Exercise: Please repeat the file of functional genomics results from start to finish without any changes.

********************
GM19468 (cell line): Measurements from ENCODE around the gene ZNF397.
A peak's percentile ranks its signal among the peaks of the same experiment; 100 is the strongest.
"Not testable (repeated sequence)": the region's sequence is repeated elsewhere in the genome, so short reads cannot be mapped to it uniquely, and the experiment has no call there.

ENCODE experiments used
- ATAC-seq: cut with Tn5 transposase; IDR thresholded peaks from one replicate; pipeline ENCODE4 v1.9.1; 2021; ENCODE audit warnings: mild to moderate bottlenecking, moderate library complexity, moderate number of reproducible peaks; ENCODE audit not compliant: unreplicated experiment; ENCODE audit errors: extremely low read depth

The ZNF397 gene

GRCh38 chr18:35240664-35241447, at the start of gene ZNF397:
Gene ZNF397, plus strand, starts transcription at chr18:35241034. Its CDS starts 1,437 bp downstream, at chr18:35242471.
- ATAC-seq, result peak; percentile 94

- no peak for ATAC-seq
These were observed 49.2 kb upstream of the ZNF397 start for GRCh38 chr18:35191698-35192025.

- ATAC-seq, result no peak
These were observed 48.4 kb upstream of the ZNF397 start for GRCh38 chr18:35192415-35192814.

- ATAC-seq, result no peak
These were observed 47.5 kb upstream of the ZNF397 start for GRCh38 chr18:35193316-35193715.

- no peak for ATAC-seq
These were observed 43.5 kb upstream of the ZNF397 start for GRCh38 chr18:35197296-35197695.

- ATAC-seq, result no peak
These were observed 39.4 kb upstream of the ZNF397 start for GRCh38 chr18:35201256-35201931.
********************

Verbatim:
GM19468 (cell line): Measurements from ENCODE around the gene ZNF397.
A peak's percentile ranks its signal among the peaks of the same experiment; 100 is the strongest.
"Not testable (repeated sequence)": the region's sequence is repeated elsewhere in the genome, so short reads cannot be mapped to it uniquely, and the experiment has no call there.

ENCODE experiments used
- ATAC-seq: cut with Tn5 transposase; IDR thresholded peaks from one replicate; pipeline ENCODE4 v1.9.1; 2021; ENCODE audit warnings: mild to moderate bottlenecking, moderate library complexity, moderate number of reproducible peaks; ENCODE audit not compliant: unreplicated experiment; ENCODE audit errors: extremely low read depth

The ZNF397 gene

GRCh38 chr18:35240664-35241447, at the start of gene ZNF397:
Gene ZNF397, plus strand, starts transcription at chr18:35241034. Its CDS starts 1,437 bp downstream, at chr18:35242471.
- ATAC-seq, result peak; percentile 94

- no peak for ATAC-seq
These were observed 49.2 kb upstream of the ZNF397 start for GRCh38 chr18:35191698-35192025.

- ATAC-seq, result no peak
These were observed 48.4 kb upstream of the ZNF397 start for GRCh38 chr18:35192415-35192814.

- ATAC-seq, result no peak
These were observed 47.5 kb upstream of the ZNF397 start for GRCh38 chr18:35193316-35193715.

- no peak for ATAC-seq
These were observed 43.5 kb upstream of the ZNF397 start for GRCh38 chr18:35197296-35197695.

- ATAC-seq, result no peak
These were observed 39.4 kb upstream of the ZNF397 start for GRCh38 chr18:35201256-35201931.